from the we-are-(again)-very-sorry-and-promise-to-do-better dept.
Meta may have scooped up sensitive medical information without consent. The Verge reports that two proposed class-action lawsuits accuse the company and hospitals of violating HIPAA, the California Invasion of Privacy Act and other laws by collecting patient data without consent. Meta's Pixel analytic tracking tool allegedly sent health statuses, appointment details and other data to Facebook when it was present on patient portals.
In one lawsuit from last month, a patient said Pixel gathered data from the UC San Francisco and Dignity Health portals that was used to deliver ads related to heart and knee issues. The second lawsuit, from June, is broader and claims at least 664 providers shared medical info with Facebook through Pixel.
[...] They also follow a string of privacy-related US legal action against the social media giant. Meta is facing a DC Attorney General suit over Cambridge Analytica's collection of more than 70 million Americans' personal data. The company is also grappling with lawsuits over its deactivated facial recognition system, and only this year settled a 2012 class-action over the use of tracking cookies. These latest courtroom battles suggest that concerns about Meta's data gathering practices are far from over, even as the company makes its own efforts to crack down on misuse.
A tracking tool installed on many hospitals' websites has been collecting patients' sensitive health information—including details about their medical conditions, prescriptions, and doctor's appointments—and sending it to Facebook. The Markup tested the websites of Newsweek's top 100 hospitals in America. On 33 of them we found the tracker, called the Meta Pixel, sending Facebook a packet of data whenever a person clicked a button to schedule a doctor's appointment. The data is connected to an IP address—an identifier that's like a computer's mailing address and can generally be linked to a specific individual or household—creating an intimate receipt of the appointment request for Facebook.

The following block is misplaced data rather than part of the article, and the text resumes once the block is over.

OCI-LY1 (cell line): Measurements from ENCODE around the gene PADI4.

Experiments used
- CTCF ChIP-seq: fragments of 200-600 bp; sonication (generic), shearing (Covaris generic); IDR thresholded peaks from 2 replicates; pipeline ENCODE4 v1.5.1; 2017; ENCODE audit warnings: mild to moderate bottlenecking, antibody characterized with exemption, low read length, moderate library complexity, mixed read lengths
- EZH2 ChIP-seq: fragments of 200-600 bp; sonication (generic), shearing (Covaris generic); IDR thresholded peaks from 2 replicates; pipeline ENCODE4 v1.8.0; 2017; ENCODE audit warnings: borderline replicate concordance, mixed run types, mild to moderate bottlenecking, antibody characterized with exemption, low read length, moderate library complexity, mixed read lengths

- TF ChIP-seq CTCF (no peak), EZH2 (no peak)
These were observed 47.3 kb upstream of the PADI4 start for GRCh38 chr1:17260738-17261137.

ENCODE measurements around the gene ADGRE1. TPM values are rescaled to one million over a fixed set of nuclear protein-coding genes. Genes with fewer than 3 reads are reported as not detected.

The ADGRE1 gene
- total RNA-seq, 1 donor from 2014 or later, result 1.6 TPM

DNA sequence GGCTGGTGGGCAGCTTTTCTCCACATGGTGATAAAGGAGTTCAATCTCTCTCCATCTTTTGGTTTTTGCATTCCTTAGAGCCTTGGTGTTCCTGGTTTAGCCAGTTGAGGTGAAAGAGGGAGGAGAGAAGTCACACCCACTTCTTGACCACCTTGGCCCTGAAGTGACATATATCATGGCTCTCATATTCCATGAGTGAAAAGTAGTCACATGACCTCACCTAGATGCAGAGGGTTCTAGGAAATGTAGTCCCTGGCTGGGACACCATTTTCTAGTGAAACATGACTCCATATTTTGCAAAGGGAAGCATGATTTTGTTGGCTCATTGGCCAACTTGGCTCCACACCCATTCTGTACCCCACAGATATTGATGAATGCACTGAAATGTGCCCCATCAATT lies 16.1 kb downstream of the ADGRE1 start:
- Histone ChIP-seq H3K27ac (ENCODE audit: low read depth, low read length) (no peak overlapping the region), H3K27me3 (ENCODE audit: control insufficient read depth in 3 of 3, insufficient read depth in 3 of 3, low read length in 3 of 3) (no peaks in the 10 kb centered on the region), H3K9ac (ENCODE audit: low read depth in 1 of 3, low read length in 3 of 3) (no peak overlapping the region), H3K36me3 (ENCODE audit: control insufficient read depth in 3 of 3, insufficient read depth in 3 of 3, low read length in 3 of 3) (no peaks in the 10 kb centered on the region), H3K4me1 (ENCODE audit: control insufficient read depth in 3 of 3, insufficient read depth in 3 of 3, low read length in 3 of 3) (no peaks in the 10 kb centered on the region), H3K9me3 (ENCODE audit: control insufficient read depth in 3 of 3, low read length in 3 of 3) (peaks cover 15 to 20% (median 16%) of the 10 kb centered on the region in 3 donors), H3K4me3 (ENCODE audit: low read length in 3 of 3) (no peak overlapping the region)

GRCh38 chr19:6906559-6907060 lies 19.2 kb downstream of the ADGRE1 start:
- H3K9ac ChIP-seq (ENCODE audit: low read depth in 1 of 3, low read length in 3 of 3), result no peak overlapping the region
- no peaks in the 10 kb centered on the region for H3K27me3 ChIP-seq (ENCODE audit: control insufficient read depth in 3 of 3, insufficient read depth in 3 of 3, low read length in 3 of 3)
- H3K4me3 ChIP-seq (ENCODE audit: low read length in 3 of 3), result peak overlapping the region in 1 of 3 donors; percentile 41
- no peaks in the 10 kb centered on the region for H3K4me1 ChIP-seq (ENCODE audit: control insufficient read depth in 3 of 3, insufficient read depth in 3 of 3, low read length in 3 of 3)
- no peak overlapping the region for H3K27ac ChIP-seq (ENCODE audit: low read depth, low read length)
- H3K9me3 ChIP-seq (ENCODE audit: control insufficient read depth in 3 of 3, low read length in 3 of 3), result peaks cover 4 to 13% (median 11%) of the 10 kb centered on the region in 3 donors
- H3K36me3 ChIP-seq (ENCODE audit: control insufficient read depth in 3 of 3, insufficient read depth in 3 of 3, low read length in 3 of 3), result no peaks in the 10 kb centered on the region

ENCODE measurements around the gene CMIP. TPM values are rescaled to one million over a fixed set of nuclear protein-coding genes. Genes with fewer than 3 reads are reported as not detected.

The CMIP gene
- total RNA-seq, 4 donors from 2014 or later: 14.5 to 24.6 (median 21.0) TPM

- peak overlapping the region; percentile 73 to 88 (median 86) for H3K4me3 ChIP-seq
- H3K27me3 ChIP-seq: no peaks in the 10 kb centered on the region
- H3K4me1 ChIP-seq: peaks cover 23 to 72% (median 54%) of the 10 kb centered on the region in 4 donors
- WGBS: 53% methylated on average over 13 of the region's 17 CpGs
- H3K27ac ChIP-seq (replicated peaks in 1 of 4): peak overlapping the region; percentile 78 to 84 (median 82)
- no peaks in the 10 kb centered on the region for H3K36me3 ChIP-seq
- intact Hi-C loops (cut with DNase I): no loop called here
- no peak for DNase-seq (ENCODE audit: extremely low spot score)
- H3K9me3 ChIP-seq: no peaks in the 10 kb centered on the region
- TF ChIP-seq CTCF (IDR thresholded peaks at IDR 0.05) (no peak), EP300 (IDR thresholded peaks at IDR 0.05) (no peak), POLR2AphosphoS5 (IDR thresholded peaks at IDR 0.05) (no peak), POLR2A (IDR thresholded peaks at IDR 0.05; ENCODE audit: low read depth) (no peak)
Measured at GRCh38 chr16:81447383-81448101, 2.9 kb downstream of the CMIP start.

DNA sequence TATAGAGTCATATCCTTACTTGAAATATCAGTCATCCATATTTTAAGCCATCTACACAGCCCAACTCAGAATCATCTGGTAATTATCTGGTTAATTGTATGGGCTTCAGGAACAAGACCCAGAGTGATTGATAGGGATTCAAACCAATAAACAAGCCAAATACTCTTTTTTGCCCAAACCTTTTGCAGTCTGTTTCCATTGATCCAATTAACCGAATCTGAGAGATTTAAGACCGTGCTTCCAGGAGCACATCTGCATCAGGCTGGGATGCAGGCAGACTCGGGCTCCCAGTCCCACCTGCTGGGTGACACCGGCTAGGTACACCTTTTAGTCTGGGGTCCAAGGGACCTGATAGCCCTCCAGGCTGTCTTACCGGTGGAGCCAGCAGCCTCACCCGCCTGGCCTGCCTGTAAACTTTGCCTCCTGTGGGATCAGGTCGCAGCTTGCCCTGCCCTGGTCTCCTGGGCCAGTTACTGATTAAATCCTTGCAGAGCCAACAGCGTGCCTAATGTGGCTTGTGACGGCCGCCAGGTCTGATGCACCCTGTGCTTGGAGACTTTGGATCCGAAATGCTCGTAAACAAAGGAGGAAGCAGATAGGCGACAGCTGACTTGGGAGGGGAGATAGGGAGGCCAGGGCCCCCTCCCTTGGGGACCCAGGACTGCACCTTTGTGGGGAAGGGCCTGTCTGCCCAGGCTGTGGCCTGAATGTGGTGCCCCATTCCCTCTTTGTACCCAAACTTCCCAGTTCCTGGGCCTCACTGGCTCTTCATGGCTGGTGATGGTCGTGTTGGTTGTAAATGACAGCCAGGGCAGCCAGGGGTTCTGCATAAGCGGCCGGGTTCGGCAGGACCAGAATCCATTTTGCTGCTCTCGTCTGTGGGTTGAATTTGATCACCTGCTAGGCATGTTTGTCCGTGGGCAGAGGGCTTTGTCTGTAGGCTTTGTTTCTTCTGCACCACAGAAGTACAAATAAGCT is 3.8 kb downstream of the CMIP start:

[...] The Meta Pixel sends information to Facebook via scripts running in a person's internet browser, so each data packet comes labeled with an IP address that can be used in combination with other data to identify an individual or household.
HIPAA lists IP addresses as one of the 18 identifiers that, when linked to information about a person's health conditions, care, or payment, can qualify the data as protected health information. Unlike anonymized or aggregate health data, hospitals can't share protected health information with third parties except under the strict terms of business associate agreements that restrict how the data can be used.
In addition, if a patient is logged in to Facebook when they visit a hospital's website where a Meta Pixel is installed, some browsers will attach third-party cookies—another tracking mechanism—that allow Meta to link pixel data to specific Facebook accounts.
Meta is facing mounting questions about its access to sensitive medical data following a Markup investigation that found the company's pixel tracking tool collecting details about patients' doctor's appointments, prescriptions, and health conditions on hospital websites.
During a Senate Homeland Security and Governmental Affairs Committee hearing on Wednesday, Sen. Jon Ossoff (D-GA) requested that Meta—the parent company of Facebook and Instagram—provide a "comprehensive and precise" accounting of the medical information it keeps on users.
[...] In response to Ossoff's question about whether Meta has medical or health care data about its users, Meta chief product officer Chris Cox responded, "Not to my knowledge." Cox also promised to follow up with a written response to the committee.
[...] "Advertisers should not send sensitive information about people through our Business Tools," Meta spokesperson Dale Hogan wrote to The Markup in an emailed statement. "Doing so is against our policies and we educate advertisers on properly setting up Business tools to prevent this from occurring. Our system is designed to filter out potentially sensitive data it is able to detect."
Meanwhile, developments in another legal case suggest Meta may have a hard time providing the Senate committee with a complete account of the sensitive health data it holds on users.